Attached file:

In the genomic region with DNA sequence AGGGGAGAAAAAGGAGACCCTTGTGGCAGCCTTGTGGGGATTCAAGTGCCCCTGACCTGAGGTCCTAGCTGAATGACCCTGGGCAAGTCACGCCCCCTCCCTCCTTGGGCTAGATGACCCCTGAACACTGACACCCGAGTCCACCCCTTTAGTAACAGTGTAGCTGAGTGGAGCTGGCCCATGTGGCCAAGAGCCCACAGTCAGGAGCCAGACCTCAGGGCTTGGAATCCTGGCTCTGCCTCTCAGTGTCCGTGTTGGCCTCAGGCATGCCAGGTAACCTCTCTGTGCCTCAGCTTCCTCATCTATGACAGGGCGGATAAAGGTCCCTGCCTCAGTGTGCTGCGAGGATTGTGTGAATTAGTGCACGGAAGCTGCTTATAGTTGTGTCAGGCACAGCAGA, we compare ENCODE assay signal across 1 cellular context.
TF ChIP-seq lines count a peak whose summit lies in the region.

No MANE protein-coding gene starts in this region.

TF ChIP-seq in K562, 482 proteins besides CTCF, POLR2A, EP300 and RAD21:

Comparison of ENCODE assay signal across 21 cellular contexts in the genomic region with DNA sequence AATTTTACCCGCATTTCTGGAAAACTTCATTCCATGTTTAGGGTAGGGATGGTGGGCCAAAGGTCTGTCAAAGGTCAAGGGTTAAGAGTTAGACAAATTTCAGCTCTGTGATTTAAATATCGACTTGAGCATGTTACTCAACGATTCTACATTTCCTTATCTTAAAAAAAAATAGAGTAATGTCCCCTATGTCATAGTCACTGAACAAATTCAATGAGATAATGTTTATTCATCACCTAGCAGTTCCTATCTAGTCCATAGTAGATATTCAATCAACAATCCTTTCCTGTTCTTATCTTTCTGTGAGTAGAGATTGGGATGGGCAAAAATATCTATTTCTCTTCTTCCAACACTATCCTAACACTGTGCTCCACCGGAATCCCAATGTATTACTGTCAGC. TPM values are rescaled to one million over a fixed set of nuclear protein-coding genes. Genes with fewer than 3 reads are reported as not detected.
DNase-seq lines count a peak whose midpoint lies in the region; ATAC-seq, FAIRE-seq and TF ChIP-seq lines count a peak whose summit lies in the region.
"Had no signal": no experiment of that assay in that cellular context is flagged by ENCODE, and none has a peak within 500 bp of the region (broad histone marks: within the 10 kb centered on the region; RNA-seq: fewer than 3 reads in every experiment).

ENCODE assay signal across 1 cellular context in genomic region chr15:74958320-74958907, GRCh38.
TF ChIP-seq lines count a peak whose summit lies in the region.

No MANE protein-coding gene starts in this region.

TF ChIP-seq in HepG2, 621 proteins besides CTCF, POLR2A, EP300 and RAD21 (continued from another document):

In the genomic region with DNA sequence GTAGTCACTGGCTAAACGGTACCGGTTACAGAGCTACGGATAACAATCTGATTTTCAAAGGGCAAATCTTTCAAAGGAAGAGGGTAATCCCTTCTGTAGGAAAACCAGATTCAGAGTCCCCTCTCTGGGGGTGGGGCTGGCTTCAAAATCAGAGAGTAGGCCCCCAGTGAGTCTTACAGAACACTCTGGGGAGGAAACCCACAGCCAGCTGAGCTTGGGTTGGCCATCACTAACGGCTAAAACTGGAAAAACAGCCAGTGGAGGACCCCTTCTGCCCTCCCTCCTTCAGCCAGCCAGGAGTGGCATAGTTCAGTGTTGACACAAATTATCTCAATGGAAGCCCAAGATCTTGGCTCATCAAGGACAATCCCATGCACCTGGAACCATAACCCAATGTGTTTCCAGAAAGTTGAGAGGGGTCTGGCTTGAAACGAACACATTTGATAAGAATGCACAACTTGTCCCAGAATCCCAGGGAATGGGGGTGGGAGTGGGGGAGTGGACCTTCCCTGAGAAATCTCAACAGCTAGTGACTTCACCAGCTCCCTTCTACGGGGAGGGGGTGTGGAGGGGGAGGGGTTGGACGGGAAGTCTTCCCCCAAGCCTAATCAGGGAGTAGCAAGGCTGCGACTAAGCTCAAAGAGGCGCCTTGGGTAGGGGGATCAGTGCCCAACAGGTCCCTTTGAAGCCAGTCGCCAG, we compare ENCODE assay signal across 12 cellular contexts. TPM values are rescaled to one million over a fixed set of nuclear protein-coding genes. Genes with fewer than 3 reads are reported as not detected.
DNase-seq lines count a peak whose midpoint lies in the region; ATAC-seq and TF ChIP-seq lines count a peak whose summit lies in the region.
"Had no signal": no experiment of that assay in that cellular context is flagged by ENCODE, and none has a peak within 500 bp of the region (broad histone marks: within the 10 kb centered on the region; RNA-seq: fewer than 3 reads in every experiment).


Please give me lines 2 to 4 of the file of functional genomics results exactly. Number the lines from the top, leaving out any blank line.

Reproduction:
TF ChIP-seq lines count a peak whose summit lies in the region.

No MANE protein-coding gene starts in this region.

TF ChIP-seq in K562, 482 proteins besides CTCF, POLR2A, EP300 and RAD21: